As you may be aware, AMISOM alone would not provide the needed stability. We need the involvement of the Somali Security Forces. The latter, needs to be structured and sustained. I commend partners who have helped to train and equip the Somali security forces. However, the Somali security forces need additional support, in terms of command and control, medical and structural support as well as regular payments of stipends. I encourage the TFG to consider and adopt at the earliest opportunity, the National Security Strategy, the National Security and Stabilization Plan and to approve the Security Sector Assessment which our partners need in order to begin the work set out by the Joint Security Committee in August.
All these efforts require our political and financial support. One way of doing this is through ongoing programme and projects. But lessons learned in the past suggest that our processes could unnecessary delay a process that is running out of time. We must then explore the best way to provide this assistance to the TFG. I also call upon those partners with the necessary capabilities to increase their support to AMISOM.
I met with President Yoweri Kaguta Museveni of Uganda, President Jakaya Kikwete of Tanzania, President Isaias Afwerky of Eritrea, and Prime Minister Meles Zenawi of Ethiopia. All emphasize the need to strengthen political dialogue as well as to provide adequate support to the Somali Security Forces. I have been instructed by the SG to work closely and to strengthen the partnership with the AU and IGAD. The Secretary General also underscored three points including:
(i) support to the Somalia Government and the African Union Mission in Somalia, AMISOM;
(ii) the implementation of humanitarian and recovery activities followed by the establishment of the light UN footprint;
(iii) and finally the deployment of the UN peacekeeping operation at the appropriate time, subject to a decision by the UN Security Council.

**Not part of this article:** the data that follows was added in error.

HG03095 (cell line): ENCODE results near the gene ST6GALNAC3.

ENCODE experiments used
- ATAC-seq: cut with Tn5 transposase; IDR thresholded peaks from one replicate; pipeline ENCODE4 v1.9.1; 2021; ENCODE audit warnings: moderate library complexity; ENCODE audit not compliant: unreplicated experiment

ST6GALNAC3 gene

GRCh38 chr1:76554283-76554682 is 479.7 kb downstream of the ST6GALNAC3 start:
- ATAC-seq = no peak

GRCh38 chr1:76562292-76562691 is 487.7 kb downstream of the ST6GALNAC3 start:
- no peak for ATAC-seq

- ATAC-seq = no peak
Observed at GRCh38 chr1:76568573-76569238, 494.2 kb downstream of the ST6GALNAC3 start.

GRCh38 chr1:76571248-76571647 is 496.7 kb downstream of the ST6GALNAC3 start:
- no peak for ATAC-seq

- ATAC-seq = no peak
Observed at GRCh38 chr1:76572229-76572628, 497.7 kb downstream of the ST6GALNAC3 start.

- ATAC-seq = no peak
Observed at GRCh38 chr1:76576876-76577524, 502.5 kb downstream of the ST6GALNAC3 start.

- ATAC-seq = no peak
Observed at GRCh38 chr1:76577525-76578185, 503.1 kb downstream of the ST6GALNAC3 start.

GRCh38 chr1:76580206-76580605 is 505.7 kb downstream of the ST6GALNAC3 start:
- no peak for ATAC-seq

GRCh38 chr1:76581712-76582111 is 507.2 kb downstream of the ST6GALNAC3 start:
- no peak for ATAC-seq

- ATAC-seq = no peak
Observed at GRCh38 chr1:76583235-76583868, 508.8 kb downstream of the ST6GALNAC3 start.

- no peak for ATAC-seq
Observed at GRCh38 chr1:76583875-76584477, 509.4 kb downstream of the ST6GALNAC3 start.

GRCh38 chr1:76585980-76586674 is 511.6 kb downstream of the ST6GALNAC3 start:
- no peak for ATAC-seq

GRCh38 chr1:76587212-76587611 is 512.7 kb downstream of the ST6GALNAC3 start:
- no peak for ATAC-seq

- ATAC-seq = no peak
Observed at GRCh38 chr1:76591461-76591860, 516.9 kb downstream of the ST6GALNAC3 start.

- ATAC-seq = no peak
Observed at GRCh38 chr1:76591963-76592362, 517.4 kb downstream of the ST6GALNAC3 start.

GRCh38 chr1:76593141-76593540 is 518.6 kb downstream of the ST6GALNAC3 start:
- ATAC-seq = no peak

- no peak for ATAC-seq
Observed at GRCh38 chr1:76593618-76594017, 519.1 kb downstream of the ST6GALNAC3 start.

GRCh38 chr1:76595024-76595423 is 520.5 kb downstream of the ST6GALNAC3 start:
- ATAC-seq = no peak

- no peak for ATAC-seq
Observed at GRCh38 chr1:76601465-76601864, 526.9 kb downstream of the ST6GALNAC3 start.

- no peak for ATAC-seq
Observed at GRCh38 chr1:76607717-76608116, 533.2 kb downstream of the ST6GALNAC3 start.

Dear Friends,
Our successful efforts in rebuilding Somalia would allow preventing a further deterioration of the humanitarian situation. The extended political space and a more secure environment will facilitate the humanitarian access throughout Somalia, especially in areas where they suffer deprivation from basic necessities and widespread violation of human rights.
Follow-up arrangements have been made for the Istanbul Conference on Somalia, held in May 2010, at which the international community and the TFG reiterated the commitment to improve the lives and security of the Somali people, foster reconciliation, increase access to basic services, initiate reconstruction activities and set Somalia on the path of sustainable peace and development. This initiative will also permit tapping the resources and creativity of the vibrant Somali private sector.
I welcome the recent elections in Somaliland, which were very encouraging. I look forward to working with the Somaliland authorities to help them in their efforts to consolidate stability. The instability in the disputed region of Sool and Sanaag continues to be an issue of concern and I look forward to engaging all sides with a view to finding a political solution. While Puntland continues to face security and economic challenges, I look forward to engaging them on a variety of issues with a view to helping improve the situation on the ground.
The TFG remains the main partner with which the international community can work with to advance national reconciliation, peace and stability in Somalia. We have all seen how the international community has rallied behind the governments in Iraq and Afghanistan. Somalia is no exception; it requires similar massive interventions. The TFG and the international community must work closely together if Somalia is to emerge from the present crisis.
Thank you.